USMC Battling for the Future…
September 28, 2009
USMC Battling for the Future
In QDR, Corps Presses Case for Missions, Systems
The U.S. Marine Corps’ traditional amphibious assault mission is under review by the Quadrennial Defense Review along with the ships, aircraft and systems needed to execute it. Marines say the mission is key to their future as DoD struggles with a tightening budget.
By VAGO MURADIAN And KRIS OSBORN
The U.S. Marine Corps is fighting for the future of Afghanistan over seas, but back at home, officials are battling for the Corps’ future in the Quadrennial Defense Review.
Virtually everything important to the service’s future is up for grabs, from its core amphibious assault missions to its vehicle, ship and aircraft programs, current and former Marines say. And it’s all happening as the Pentagon responds to intense budget pressure that has already forced the cancellation of several high-profile weapon programs belonging to its sister services.
Perhaps no program is bigger or more controversial than its $14 billion Expeditionary Fighting Vehicle, a tank-sized amphibian Marine leaders see as essential to preserving its core amphibious assault mission.
Long-delayed, expensive and seen as vulnerable to roadside bombs, EFV is viewed by some as a symbol of ineffective program development, but by others as a key to advancing the Marine Corps into the future.
Pentagon, Navy and Marine sources said it’s too early to pass judgment on the program.
Marine Gen. James Cartwright, vice chairman of the Joint Chiefs of Staff, recently labeled EFV “exquisite,” a term coined by Defense Secretary Robert Gates to describe systems so ambitious in design and scope that costs become disproportionate to the advantage they bring to the war fighter. Gates used the term in connection with several systems, including the Air Force’s F-22 fighter program, which the secretary ended ahead of plan earlier this year. But to Marine leaders, the service’s amphibious assault mission and the ships and gear needed to perform it remain critical. Without the mission, the service starts looking to some like a second Army. That’s why so many Marines say this review is the most important one in a long time.
“Since 1946, there has always been this tension about the existence of a Marine Corps so the threat is palpable in this QDR given the budget issues in the background,” said retired Marine Gen. Bob Magnus, a former assistant commandant. “This happens every generation and it’s fair to say that this time around there are more issues and programs at play.” The key player in making the Corps’ case will be Marine Commandant Gen. James Conway. As one retired three-star observed, Conway will have to “put on his magic armor and get out his broadsword for this one.” How much capability the Corps will be left with following the review is the most important issue at play, according to Magnus and others, and that will depend largely on how many ships the Navy will buy to move Marine forces around the world.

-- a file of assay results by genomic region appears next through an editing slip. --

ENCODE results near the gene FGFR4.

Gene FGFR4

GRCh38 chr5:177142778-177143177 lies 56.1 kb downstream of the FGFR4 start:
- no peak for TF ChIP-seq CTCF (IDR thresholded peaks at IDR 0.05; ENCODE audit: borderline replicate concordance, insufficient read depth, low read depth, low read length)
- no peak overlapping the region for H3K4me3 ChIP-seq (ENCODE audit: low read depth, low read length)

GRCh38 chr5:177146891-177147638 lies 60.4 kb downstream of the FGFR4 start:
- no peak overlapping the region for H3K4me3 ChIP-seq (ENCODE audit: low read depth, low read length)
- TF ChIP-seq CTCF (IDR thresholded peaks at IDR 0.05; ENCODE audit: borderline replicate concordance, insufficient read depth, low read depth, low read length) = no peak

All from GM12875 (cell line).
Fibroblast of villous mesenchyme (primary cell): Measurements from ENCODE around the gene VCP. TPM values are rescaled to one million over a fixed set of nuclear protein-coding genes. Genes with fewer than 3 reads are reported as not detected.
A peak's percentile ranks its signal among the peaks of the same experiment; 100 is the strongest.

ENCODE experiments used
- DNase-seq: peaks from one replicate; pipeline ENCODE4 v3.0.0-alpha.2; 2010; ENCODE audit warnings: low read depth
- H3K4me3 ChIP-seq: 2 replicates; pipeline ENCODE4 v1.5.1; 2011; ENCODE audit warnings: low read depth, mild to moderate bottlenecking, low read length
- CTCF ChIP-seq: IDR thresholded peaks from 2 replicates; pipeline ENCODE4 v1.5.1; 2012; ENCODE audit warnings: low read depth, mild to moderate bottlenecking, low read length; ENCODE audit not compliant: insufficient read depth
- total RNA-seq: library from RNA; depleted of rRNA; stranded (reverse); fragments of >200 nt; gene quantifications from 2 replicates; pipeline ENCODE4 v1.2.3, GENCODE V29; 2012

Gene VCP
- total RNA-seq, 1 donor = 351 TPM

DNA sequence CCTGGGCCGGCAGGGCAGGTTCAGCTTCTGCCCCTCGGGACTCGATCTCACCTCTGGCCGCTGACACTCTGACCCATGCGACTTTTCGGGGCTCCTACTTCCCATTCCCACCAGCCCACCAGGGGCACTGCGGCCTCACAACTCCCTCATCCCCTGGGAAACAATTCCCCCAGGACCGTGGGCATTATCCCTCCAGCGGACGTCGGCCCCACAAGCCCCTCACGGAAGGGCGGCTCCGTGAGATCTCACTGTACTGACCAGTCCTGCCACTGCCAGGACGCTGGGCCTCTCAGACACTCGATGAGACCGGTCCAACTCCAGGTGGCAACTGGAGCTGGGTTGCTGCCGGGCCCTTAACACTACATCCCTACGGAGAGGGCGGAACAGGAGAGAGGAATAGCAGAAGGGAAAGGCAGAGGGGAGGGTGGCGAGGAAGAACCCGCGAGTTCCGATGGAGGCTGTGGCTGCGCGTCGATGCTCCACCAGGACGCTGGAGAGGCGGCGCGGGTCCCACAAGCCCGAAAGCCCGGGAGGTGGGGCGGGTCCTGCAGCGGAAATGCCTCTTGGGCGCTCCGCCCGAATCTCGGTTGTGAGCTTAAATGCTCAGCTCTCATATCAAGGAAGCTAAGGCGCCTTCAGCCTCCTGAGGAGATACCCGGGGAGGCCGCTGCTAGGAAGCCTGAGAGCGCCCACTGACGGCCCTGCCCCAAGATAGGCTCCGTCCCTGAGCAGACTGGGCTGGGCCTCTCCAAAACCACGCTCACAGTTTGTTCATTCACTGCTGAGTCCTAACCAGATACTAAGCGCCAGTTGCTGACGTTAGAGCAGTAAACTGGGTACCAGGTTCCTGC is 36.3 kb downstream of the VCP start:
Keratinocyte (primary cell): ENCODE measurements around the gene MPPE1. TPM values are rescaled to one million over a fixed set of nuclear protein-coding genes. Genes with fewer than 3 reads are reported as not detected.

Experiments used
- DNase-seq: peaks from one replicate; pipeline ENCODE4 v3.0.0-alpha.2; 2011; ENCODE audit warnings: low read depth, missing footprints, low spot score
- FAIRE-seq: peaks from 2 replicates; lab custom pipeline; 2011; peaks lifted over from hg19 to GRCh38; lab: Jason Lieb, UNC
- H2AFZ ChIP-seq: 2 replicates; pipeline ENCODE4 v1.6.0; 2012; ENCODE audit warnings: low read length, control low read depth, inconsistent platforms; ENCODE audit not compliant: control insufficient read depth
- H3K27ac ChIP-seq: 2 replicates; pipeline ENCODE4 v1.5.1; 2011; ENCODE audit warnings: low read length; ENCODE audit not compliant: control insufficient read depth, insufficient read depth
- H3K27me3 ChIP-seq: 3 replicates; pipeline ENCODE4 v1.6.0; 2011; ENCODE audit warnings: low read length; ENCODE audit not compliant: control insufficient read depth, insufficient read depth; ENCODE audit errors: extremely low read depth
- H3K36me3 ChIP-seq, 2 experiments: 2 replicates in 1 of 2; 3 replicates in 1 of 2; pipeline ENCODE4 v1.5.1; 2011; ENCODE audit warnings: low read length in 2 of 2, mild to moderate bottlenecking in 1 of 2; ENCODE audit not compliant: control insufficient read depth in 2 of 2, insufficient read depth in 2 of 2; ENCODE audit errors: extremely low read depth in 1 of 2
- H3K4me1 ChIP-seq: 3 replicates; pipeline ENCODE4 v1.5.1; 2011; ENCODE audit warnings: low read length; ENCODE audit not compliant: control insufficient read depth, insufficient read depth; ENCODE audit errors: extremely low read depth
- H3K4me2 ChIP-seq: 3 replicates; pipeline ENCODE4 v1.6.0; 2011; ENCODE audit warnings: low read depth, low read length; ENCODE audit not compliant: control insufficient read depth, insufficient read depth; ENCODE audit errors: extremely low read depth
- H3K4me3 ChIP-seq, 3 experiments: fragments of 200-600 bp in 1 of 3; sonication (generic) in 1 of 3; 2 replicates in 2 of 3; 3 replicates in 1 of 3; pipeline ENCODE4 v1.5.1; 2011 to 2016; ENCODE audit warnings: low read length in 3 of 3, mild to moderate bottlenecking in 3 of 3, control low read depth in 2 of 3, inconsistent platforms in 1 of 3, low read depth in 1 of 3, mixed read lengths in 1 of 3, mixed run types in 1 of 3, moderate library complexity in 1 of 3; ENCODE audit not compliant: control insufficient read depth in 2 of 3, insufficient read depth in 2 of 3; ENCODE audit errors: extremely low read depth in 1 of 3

But even within the Marines, there are a range of views about the future of the service.
Some fear giving up so-called forced entry operations landing on opposed beaches if other unopposed options are unavailable because losing such unique capabilities weakens the service and would be difficult to reconstitute.
Others, however, maintain that as an amphibious expeditionary force, even without assault capability, the Marines would remain potent and agile with broad application across the conflict spectrum. In fact, some maintain that killing the 20-man EFV would allow increased investment for a new eight-to-12-manvehicle equipped with more survivable features like a V-shaped hull, more powerful weapons and better command and-control systems that could make the force more effective in both regular and irregular conflicts.
Critics of the amphibious assault mission argue the service has not performed an opposed landing since its massive 1950 operation at Inchon, Korea. Increasingly sophisticated, precise and available weapons are pushing naval forces farther out to sea, complicating amphibious landings, especially those facing enemy fire. But advocates counter that EFV’s 25-knot speed closes the growing ship-to-shore gap rapidly enough to operate effectively on contested beachheads.
“Thinking about this capability in terms of Inchon is all wrong,” Magnus said. “The question is what capabilities does the commander in chief and the nation need to project power from the sea to the shore. Amphibious assault is a small part of it because most of the time these are the same forces who are engaging with friends and allies around the world, performing short-notice noncombatant evacuations or humanitarian relief.”